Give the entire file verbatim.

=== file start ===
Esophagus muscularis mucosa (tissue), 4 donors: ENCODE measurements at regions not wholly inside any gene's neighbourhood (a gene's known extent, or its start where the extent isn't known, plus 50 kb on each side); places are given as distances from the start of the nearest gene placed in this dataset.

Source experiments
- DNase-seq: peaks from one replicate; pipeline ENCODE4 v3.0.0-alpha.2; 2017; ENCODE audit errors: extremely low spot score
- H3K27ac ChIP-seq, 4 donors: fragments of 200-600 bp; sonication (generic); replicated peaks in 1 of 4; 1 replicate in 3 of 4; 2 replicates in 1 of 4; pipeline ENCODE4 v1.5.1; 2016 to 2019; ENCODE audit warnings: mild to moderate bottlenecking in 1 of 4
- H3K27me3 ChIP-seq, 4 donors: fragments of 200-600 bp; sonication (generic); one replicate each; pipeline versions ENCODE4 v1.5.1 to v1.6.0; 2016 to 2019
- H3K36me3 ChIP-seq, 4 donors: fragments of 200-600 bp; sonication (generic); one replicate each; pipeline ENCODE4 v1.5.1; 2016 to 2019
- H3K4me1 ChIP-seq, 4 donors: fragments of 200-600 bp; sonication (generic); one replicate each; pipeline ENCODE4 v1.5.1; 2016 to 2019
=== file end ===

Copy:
Esophagus muscularis mucosa (tissue), 4 donors: ENCODE measurements at regions not wholly inside any gene's neighbourhood (a gene's known extent, or its start where the extent isn't known, plus 50 kb on each side); places are given as distances from the start of the nearest gene placed in this dataset.

Source experiments
- DNase-seq: peaks from one replicate; pipeline ENCODE4 v3.0.0-alpha.2; 2017; ENCODE audit errors: extremely low spot score
- H3K27ac ChIP-seq, 4 donors: fragments of 200-600 bp; sonication (generic); replicated peaks in 1 of 4; 1 replicate in 3 of 4; 2 replicates in 1 of 4; pipeline ENCODE4 v1.5.1; 2016 to 2019; ENCODE audit warnings: mild to moderate bottlenecking in 1 of 4
- H3K27me3 ChIP-seq, 4 donors: fragments of 200-600 bp; sonication (generic); one replicate each; pipeline versions ENCODE4 v1.5.1 to v1.6.0; 2016 to 2019
- H3K36me3 ChIP-seq, 4 donors: fragments of 200-600 bp; sonication (generic); one replicate each; pipeline ENCODE4 v1.5.1; 2016 to 2019
- H3K4me1 ChIP-seq, 4 donors: fragments of 200-600 bp; sonication (generic); one replicate each; pipeline ENCODE4 v1.5.1; 2016 to 2019